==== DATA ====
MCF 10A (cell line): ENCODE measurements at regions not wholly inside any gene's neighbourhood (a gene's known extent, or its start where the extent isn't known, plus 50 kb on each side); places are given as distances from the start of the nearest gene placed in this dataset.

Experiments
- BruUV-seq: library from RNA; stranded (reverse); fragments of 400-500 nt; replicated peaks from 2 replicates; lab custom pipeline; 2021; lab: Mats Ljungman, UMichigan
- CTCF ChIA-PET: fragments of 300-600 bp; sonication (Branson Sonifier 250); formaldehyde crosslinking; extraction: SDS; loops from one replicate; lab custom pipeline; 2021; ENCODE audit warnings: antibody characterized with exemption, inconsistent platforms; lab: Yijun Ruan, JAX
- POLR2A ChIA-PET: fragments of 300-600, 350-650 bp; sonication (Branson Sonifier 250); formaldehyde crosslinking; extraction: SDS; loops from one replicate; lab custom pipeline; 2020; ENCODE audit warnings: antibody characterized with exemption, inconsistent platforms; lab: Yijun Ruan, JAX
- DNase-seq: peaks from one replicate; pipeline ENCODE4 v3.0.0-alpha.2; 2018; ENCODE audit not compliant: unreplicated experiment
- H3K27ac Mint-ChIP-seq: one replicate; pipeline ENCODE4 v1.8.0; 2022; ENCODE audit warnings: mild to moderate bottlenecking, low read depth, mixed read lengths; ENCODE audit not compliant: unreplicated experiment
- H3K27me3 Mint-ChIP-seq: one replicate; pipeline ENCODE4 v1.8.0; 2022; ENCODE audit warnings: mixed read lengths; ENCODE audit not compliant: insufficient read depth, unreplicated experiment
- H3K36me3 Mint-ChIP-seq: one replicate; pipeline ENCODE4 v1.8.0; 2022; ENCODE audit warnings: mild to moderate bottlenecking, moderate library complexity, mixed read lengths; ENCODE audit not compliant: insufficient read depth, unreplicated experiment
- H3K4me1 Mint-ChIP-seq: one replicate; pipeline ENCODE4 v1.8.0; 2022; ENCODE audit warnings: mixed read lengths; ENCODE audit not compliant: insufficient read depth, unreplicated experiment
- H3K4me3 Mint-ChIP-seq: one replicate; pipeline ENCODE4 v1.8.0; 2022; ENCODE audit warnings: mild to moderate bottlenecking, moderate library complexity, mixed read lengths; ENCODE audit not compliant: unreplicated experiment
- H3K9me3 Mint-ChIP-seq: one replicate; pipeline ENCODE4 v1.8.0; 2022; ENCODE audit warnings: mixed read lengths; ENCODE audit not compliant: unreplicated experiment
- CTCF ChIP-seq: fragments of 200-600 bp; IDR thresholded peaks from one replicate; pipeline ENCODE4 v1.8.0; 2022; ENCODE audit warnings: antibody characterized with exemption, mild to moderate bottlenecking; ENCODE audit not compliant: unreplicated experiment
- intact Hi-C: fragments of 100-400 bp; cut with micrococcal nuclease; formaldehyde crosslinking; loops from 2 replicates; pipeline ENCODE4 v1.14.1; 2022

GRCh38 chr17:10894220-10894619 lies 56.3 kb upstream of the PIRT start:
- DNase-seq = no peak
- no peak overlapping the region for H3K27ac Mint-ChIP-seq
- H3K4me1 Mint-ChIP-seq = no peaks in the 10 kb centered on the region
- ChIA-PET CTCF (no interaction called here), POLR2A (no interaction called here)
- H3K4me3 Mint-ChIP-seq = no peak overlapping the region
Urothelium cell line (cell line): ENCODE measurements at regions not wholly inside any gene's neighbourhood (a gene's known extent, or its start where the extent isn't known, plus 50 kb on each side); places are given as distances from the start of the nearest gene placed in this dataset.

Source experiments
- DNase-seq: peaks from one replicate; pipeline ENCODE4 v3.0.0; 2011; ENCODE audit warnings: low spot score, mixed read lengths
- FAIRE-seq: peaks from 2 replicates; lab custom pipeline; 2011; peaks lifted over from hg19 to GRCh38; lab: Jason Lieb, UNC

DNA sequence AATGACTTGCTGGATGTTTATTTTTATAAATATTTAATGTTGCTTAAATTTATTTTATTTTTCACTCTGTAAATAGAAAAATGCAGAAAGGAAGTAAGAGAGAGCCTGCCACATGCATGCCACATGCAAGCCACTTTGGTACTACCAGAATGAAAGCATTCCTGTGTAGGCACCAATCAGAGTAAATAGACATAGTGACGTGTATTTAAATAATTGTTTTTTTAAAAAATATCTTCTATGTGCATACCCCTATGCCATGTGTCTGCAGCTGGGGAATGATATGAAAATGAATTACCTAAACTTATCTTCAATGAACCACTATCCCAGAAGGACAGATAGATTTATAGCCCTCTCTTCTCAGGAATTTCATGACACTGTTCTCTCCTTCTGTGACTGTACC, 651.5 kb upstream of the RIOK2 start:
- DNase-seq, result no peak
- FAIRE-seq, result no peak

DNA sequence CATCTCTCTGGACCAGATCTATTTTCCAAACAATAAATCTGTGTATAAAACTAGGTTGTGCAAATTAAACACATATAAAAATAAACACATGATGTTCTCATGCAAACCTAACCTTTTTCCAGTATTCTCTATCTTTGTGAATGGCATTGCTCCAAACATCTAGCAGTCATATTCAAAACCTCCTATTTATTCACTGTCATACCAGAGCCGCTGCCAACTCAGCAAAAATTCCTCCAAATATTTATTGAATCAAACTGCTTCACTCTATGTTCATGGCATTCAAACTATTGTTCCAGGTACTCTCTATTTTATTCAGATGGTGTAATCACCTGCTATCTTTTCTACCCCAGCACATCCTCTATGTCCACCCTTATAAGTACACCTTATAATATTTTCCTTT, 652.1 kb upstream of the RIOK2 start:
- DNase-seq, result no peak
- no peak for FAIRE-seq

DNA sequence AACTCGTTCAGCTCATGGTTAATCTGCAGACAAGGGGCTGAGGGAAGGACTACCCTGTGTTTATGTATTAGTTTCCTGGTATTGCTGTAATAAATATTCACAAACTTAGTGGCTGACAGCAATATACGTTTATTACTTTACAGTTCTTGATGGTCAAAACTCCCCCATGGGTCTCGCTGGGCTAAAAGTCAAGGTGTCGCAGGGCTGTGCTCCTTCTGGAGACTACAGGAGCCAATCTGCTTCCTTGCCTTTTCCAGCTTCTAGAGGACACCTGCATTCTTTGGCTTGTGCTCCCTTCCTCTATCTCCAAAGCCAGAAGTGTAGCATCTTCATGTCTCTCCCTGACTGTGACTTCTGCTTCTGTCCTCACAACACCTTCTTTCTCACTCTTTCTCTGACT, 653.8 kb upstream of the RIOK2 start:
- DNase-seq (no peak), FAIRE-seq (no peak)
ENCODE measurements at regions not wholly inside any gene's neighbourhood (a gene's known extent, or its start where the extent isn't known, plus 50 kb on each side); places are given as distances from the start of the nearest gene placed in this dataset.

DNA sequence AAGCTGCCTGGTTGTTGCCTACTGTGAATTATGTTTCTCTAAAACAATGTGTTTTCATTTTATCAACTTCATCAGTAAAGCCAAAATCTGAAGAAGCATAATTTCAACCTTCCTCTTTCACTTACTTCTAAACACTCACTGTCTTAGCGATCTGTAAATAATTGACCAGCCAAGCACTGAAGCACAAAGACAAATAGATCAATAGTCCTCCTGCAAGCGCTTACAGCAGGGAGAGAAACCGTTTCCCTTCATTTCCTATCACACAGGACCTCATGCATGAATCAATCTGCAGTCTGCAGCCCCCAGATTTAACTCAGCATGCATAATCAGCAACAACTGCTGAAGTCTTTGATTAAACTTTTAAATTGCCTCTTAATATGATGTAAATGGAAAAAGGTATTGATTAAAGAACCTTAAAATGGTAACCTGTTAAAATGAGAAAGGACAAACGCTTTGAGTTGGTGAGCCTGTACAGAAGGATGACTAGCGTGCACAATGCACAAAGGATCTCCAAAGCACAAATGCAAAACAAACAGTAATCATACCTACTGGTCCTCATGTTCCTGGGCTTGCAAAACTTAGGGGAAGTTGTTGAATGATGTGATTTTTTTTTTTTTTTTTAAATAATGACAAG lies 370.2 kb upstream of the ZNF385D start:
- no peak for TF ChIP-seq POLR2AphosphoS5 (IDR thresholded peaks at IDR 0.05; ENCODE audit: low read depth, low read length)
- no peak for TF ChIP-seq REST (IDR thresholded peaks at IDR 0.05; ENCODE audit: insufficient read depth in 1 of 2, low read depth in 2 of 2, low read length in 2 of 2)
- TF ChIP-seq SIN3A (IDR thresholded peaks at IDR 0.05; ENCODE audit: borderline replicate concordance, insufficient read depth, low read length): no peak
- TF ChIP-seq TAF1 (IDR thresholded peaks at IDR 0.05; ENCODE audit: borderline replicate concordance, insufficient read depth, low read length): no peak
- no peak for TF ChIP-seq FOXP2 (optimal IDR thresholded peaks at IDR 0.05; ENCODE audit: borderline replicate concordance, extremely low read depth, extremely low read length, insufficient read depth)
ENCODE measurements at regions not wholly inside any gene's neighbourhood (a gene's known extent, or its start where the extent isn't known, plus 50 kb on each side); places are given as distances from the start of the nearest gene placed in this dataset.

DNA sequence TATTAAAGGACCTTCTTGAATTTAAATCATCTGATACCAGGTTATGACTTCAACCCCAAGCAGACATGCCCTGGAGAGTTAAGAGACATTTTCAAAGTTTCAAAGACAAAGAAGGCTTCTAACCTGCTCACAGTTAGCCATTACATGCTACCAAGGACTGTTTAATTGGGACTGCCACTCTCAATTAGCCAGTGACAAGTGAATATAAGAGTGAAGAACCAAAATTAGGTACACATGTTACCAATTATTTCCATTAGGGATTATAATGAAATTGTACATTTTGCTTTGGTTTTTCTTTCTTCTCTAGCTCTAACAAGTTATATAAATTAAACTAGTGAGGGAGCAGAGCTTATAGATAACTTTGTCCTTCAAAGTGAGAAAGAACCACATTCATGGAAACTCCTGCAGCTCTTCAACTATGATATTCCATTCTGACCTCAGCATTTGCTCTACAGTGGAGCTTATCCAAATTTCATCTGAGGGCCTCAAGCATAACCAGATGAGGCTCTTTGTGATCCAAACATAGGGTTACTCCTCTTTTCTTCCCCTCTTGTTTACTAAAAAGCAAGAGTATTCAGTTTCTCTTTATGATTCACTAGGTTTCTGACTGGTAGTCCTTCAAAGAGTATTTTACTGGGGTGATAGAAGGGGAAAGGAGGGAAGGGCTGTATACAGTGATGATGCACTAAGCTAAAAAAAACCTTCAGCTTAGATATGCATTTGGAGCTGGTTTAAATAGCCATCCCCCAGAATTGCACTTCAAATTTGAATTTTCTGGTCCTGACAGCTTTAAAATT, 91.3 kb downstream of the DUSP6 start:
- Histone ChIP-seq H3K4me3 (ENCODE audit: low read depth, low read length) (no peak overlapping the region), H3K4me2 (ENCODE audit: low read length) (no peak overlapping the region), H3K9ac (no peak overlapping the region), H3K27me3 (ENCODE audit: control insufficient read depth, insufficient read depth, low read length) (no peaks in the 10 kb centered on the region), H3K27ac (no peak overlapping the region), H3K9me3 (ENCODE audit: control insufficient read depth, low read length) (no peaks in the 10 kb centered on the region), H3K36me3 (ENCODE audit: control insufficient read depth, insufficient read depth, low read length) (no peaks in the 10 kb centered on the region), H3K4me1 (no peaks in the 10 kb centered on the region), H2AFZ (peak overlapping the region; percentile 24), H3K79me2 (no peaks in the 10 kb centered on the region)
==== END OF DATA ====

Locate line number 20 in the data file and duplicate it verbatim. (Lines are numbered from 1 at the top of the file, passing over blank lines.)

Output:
- H3K4me3 Mint-ChIP-seq = no peak overlapping the region